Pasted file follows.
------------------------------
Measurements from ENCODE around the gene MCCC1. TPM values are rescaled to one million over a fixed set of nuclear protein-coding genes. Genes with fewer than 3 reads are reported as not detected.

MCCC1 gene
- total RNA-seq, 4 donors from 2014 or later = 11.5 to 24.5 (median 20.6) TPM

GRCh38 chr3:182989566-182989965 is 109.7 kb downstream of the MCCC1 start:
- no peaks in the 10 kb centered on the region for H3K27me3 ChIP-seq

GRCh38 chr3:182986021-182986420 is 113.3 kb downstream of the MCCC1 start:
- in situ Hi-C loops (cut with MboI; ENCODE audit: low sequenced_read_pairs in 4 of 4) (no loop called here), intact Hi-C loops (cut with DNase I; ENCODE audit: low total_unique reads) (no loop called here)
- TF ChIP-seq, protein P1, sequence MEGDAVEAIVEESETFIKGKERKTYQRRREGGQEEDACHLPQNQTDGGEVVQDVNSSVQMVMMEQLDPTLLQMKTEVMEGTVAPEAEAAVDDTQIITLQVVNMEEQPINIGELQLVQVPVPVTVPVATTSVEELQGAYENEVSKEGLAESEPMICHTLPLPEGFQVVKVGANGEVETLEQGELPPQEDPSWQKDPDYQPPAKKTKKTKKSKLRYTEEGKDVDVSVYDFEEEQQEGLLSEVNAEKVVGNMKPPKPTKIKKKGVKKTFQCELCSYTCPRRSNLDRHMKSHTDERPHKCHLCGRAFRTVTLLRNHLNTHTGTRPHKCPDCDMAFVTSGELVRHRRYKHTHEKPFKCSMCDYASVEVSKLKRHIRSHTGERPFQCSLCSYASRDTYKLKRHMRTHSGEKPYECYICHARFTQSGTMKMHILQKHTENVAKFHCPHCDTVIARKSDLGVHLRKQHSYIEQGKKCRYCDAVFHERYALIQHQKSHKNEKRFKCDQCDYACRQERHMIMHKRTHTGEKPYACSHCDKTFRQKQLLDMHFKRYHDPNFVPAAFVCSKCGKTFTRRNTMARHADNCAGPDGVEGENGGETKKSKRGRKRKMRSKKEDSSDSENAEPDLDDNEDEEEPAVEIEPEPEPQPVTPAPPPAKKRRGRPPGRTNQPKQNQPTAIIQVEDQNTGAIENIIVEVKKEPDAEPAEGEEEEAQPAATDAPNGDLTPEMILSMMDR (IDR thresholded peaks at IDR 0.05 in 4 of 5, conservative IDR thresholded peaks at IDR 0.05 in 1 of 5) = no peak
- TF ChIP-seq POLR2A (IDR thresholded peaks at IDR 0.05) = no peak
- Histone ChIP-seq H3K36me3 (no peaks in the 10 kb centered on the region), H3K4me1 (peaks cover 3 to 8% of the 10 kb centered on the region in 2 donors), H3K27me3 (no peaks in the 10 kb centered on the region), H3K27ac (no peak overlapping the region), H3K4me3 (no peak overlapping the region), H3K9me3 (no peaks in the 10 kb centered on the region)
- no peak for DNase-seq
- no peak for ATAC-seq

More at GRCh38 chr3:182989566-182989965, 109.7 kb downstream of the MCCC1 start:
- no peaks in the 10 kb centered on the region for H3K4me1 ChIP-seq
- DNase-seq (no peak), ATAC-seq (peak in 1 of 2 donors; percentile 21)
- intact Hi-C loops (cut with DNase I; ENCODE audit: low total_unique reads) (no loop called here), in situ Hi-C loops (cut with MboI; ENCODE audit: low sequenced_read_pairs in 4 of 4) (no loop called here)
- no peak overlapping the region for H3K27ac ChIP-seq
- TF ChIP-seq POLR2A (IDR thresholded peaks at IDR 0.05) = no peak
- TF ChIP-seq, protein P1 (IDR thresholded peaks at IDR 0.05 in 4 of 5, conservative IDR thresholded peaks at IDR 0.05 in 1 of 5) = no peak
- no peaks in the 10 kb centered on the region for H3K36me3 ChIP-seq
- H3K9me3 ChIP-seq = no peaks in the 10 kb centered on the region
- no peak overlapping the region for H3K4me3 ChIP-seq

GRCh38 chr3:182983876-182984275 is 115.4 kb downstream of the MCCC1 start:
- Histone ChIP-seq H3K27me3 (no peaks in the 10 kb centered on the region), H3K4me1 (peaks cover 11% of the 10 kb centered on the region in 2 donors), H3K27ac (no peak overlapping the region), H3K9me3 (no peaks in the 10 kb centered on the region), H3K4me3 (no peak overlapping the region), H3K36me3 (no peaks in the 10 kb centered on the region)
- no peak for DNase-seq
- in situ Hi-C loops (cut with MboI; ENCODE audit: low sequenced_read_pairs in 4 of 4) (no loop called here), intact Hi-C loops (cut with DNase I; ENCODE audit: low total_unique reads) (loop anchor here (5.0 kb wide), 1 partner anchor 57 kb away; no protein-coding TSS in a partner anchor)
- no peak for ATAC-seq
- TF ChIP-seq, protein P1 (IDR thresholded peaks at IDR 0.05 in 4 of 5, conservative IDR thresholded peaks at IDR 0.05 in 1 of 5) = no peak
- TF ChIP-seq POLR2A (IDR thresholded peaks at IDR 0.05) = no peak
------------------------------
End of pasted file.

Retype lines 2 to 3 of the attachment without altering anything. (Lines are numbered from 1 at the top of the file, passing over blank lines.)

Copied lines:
MCCC1 gene
- total RNA-seq, 4 donors from 2014 or later = 11.5 to 24.5 (median 20.6) TPM